By on July 30, 2014
If you buy a temperature controlled fan assisted dehydrator it will cost you up to £300.  If you are handy, however (or if you know someone who is handy) you can make one for a small fraction of that price from mainly recycled materials.  Using the very gentle heating generated by your dehydrator, you can then make breads and pie crusts from sprouted grains, seeds and nuts. The effect is similar to sunbaking at Mediterranean temperatures, as with the original ‘Essene bread’.  Preparation time is similar to conventional baking, but the actual ‘baking’ process takes much longer, with timing being much less critical.  You can also make dried apple rings, onion rings, tomato crisps and other nutritious snacks and garnishes.  Running costs are low.


My dehydrator was made for me by my son, using ecologically sound plywood, shelving from discarded refrigerators, and some bought extras.  You could also use thicker wood if you have that available.  The dehydrator consists of a ventilated box with three shelves and two light bulbs at the bottom which provide the heat.  A thermometer is kept on one of the shelves and this gives guidance as to what wattage bulbs are needed, according to season and external temperatures – usually 40W in summer, and 60W to 100W in winter, to provide temperatures between 95F and 110F.  Ventilation is provided by 2.5cm round holes in top and sides (2 in each surface, total of 6) and nylon mesh is taped over these to keep insects out.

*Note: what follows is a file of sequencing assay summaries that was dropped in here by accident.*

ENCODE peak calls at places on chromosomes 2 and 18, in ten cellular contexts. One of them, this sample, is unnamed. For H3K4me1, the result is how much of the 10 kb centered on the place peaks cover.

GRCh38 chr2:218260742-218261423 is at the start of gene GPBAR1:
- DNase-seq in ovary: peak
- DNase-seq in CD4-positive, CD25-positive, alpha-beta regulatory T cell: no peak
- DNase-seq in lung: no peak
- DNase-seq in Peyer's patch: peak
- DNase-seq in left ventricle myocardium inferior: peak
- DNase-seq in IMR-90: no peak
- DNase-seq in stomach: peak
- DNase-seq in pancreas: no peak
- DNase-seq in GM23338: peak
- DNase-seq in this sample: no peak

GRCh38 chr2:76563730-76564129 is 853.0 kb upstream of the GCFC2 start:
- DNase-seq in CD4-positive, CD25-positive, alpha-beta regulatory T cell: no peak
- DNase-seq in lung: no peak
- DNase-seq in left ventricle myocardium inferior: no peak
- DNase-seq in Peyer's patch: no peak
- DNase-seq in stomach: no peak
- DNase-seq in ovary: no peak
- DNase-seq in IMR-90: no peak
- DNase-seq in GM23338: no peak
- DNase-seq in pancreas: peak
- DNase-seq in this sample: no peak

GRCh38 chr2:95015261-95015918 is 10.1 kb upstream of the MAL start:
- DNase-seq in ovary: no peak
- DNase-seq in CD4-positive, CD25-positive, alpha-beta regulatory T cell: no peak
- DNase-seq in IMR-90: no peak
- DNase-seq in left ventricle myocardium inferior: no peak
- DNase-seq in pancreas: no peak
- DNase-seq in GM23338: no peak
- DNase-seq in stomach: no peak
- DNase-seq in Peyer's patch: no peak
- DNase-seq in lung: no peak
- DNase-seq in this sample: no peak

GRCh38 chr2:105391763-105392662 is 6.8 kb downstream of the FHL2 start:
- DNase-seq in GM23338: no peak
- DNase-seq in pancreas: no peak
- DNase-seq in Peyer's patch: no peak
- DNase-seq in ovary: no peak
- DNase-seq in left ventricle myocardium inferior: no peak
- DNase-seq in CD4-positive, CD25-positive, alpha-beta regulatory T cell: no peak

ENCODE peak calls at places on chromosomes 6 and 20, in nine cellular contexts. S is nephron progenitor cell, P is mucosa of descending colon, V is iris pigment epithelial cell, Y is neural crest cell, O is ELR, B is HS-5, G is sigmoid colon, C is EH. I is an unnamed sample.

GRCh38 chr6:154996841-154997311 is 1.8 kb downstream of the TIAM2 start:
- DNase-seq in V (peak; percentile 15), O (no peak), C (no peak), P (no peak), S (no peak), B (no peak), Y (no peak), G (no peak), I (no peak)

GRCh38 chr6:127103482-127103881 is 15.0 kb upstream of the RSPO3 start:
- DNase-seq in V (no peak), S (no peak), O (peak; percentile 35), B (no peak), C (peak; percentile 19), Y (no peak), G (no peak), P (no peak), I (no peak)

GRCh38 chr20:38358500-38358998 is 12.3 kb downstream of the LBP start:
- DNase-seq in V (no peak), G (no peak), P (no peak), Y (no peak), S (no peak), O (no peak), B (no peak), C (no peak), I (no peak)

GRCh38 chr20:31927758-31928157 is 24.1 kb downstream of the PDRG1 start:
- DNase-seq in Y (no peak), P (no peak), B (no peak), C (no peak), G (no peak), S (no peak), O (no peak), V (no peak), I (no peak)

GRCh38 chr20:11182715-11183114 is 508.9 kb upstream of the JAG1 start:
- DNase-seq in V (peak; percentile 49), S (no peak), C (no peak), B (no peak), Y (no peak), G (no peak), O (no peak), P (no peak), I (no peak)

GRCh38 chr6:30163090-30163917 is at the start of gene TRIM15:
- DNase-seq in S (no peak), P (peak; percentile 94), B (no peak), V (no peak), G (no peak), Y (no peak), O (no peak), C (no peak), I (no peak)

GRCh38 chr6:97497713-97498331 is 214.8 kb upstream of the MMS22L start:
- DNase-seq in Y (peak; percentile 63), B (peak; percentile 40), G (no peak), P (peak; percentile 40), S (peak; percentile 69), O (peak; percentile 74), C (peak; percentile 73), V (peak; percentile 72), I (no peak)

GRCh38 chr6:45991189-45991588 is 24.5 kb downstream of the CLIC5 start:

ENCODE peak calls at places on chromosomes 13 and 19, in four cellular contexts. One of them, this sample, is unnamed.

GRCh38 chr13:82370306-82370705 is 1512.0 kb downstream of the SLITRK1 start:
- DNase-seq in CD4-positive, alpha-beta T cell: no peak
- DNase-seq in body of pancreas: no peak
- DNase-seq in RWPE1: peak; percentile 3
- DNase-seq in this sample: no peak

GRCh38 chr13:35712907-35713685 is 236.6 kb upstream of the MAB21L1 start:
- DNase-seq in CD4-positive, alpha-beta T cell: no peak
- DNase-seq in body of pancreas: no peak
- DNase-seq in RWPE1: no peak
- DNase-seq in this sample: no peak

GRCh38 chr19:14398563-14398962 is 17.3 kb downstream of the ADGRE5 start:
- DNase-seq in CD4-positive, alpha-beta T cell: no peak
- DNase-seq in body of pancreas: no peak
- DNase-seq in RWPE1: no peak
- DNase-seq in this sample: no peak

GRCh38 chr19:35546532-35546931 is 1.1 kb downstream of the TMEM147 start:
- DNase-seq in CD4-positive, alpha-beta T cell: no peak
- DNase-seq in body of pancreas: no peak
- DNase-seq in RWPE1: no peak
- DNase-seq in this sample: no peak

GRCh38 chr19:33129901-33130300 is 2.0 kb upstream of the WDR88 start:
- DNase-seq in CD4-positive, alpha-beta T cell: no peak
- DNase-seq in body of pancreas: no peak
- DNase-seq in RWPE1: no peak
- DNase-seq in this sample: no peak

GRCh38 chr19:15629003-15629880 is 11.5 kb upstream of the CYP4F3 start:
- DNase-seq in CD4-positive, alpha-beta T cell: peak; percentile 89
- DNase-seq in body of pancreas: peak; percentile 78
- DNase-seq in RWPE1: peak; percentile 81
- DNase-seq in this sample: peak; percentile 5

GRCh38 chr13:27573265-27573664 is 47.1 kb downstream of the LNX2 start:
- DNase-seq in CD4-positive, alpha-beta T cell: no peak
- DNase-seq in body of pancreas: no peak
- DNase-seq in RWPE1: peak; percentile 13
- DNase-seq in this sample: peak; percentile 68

(the picture shows the dehydrator with the door standing open and the shelves protruding for display – a plate of crackers on the top shelf, and flapjack on the middle shelf.  The bottom shelf holds only the wire rack and parchment paper.  The thermometer is on the middle shelf.  The ventilation  holes on the top surface can be clearly seen.)


External dimensions:  width 33cm, height 43 cm, depth 45 cm.
The ‘rescued’ fridge shelves measure 31.5 cm in width.


PLYWOOD to make:
2 pieces 33 x 45cm for top and bottom
2 pieces 33 x 43 cm for front and back
2 pieces 45 x 43 cm for the sides
flex, on/off switch (the kind that is contained in the flex) and electric plug
2 batten mounts into which the light bulbs are fixed
piece of sturdy wood at least 1.5cm thick to hold the light bulbs

1.5cm thick lengths of wood:
6 pieces 44cm long to hold the sliding shelves in place
4 pieces 44cm long to reinforce the box (fixed along each corner between sides & top) – *these are not needed if thicker wood than plywood is used*
small pieces of nylon mesh (e.g. net curtains) for insect filters
strong tape to attach the above
Small screws 
2 small hinges
fastener for the door
offcuts for handle and hinge reinforcements
natural veg / seed oil for preservative

(the picture shows the base of the dehydrator, showing the bulb fitments, hole for flex, and taped mesh to keep out insects.  The bottom shelf is visible at the top of the picture.)

When my dehydrator was finished I painted all the wood surfaces with organic linseed oil as preservative.  I’ve now been using it for over a year and it’s as good as new.  If any part of it breaks down, it will be perfectly easy to mend




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